I also greatly enjoy AtlanticBlog. Exactly the opposite of Tacitus, I seldom see any comments there. I attribute this to the fact that the posts are so perfect to begin with, all that remains is for the reader to silently nod their head in agreement.

But intolerant, ideological right-wing blogs are definitely out there. I won't say where. (And I don't mean freep, which is a whole other country.) I've engaged some of these blogs, and their readership, in arguments on subjects most recently like gay marriage, and found them excrutiatingly unable to argue without condescension and intolerance, in many cases despite their extreme intelligence. This was deeply disheartening to me, and I stopped reading each one, out of frustration, of course.

The "liberal" blog list was a great disappointment. The simple inclusion of Brad DeLong made me stop reading and ignore the rest. I find DeLong a knee-jerk partisan, and consider his opinions tainted and uninformed. If anyone here can defend him, or any of the others on that list, I'll be glad to reconsider my prejudice.

A good entry might have been normblog, by Norm Geras, a lecturer at the U of Manchester's Government Department, and a self-admitted "Trotskyist." (MJT links to it in his left-hand column here. Norm told me he prefers the term "Trotskyist" to "Trotskyite," which he thinks is used disparagingly.)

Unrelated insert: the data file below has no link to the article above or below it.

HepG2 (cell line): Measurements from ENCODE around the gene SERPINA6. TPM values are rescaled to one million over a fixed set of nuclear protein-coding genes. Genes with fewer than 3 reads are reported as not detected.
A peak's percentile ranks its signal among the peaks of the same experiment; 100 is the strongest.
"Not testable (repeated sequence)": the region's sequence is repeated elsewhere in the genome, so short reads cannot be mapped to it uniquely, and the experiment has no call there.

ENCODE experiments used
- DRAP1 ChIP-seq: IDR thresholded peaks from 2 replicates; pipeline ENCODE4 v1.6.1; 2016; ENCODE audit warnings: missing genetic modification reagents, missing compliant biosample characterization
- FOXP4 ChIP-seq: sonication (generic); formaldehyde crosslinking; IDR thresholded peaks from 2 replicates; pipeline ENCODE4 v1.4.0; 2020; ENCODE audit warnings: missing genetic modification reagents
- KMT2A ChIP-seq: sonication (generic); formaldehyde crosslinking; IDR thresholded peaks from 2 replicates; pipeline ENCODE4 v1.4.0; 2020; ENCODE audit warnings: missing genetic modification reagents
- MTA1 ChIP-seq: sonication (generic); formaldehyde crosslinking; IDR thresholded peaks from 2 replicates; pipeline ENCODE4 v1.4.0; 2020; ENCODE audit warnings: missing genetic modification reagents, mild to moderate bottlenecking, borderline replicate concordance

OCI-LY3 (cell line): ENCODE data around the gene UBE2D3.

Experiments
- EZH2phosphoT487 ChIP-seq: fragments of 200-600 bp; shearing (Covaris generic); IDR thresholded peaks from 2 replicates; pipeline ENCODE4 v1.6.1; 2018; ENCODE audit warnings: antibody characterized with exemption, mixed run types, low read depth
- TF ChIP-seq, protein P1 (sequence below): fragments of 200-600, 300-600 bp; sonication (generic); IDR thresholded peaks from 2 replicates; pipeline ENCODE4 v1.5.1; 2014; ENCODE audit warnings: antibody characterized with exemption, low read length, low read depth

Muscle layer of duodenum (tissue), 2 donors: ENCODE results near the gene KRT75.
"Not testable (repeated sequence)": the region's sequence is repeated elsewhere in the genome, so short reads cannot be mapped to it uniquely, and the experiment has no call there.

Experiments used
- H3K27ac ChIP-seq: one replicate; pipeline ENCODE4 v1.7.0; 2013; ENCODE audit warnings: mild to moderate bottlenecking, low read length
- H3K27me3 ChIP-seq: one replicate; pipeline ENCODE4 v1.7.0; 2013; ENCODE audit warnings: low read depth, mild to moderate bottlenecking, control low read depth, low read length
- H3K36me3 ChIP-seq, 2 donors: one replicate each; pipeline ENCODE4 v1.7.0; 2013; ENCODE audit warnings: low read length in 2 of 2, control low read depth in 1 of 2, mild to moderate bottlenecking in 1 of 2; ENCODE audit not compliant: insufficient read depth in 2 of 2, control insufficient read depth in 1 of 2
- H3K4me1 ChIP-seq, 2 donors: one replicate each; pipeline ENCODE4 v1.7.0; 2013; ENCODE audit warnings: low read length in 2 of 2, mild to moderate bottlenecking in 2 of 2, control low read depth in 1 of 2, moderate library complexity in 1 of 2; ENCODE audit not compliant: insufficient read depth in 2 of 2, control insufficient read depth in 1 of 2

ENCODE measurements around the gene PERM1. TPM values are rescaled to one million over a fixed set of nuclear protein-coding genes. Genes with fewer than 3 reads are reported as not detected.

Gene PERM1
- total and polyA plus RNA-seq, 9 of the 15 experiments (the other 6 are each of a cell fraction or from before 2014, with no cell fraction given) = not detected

(FYI: Trotsky was the opposite of Stalin. One might even say "enemy." Trotsky believed socialism would not work until the entire world agreed to engage in it. Stalin believed an individual country could be socialist by itself. Stalin of course led his country straight into the jaws of Hell. Chris Hitchens is a Trotsky{ist,ite} too. When he gets a blog, please, someone call me at home, no matter what hour!)

But back to normblog, Many may have read his now-famous essay, The War in Iraq (Tue Jul 29). It's lengthy, but it's an outstanding condemnation of the leftists who failed to support Hussein's ouster. (Norm's site is prominently featured in MJT's left-hand column, BTW).

Ok, sorry. Monthly quota exceeded. I'll stop now. :-)

Posted by: Hovig John Heghinian at August 15, 2003 07:04 AM

It's a love-fest sure enough: "Love you Matty!" - "Love you too Dannee, kisses!"

They'll all be playing soccer christmas day - just watch - with "Stille Nacht" humming in the background.

Posted by: Hoodie Craw at August 15, 2003 08:20 AM

it [mainstream media] is surely more lefty than the blogosphere.

In some ways it is, and in some ways it isn't. In the non-blog media, Pat Robertson, Michael Savage, and Ann Coulter are all a lot more popular.

Conservatives on tv and especially radio are more right-wing than conservative bloggers. That shifts the center of the blogosphere, or so it seems to me.

It depends on how you look at it, I guess.